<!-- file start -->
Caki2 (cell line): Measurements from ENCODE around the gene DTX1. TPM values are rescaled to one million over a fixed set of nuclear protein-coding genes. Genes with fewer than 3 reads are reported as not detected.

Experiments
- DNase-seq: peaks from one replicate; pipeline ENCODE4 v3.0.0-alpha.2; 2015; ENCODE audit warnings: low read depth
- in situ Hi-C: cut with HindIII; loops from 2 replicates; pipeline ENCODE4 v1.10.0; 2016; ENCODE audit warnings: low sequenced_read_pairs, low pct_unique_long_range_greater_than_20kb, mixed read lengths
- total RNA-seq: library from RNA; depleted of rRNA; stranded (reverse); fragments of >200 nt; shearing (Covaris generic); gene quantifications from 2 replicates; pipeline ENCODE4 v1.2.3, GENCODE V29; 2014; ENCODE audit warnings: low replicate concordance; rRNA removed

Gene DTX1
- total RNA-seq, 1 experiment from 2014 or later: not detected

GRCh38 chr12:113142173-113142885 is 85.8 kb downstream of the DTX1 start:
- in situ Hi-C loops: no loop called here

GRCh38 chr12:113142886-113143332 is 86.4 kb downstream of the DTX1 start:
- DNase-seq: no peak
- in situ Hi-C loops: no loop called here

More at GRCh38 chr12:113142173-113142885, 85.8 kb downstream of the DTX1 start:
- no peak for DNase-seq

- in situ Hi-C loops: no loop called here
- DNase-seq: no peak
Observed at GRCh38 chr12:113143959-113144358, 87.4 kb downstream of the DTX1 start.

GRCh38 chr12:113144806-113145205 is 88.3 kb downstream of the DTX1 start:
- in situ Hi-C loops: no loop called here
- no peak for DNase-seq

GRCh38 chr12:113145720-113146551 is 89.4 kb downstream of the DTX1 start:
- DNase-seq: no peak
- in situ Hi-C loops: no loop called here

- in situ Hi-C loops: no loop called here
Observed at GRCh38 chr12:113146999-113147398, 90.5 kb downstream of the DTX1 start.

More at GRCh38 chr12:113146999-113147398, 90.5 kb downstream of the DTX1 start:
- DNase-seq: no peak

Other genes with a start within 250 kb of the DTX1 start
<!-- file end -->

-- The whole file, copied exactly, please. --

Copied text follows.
Caki2 (cell line): Measurements from ENCODE around the gene DTX1. TPM values are rescaled to one million over a fixed set of nuclear protein-coding genes. Genes with fewer than 3 reads are reported as not detected.

Experiments
- DNase-seq: peaks from one replicate; pipeline ENCODE4 v3.0.0-alpha.2; 2015; ENCODE audit warnings: low read depth
- in situ Hi-C: cut with HindIII; loops from 2 replicates; pipeline ENCODE4 v1.10.0; 2016; ENCODE audit warnings: low sequenced_read_pairs, low pct_unique_long_range_greater_than_20kb, mixed read lengths
- total RNA-seq: library from RNA; depleted of rRNA; stranded (reverse); fragments of >200 nt; shearing (Covaris generic); gene quantifications from 2 replicates; pipeline ENCODE4 v1.2.3, GENCODE V29; 2014; ENCODE audit warnings: low replicate concordance; rRNA removed

Gene DTX1
- total RNA-seq, 1 experiment from 2014 or later: not detected

GRCh38 chr12:113142173-113142885 is 85.8 kb downstream of the DTX1 start:
- in situ Hi-C loops: no loop called here

GRCh38 chr12:113142886-113143332 is 86.4 kb downstream of the DTX1 start:
- DNase-seq: no peak
- in situ Hi-C loops: no loop called here

More at GRCh38 chr12:113142173-113142885, 85.8 kb downstream of the DTX1 start:
- no peak for DNase-seq

- in situ Hi-C loops: no loop called here
- DNase-seq: no peak
Observed at GRCh38 chr12:113143959-113144358, 87.4 kb downstream of the DTX1 start.

GRCh38 chr12:113144806-113145205 is 88.3 kb downstream of the DTX1 start:
- in situ Hi-C loops: no loop called here
- no peak for DNase-seq

GRCh38 chr12:113145720-113146551 is 89.4 kb downstream of the DTX1 start:
- DNase-seq: no peak
- in situ Hi-C loops: no loop called here

- in situ Hi-C loops: no loop called here
Observed at GRCh38 chr12:113146999-113147398, 90.5 kb downstream of the DTX1 start.

More at GRCh38 chr12:113146999-113147398, 90.5 kb downstream of the DTX1 start:
- DNase-seq: no peak

Other genes with a start within 250 kb of the DTX1 start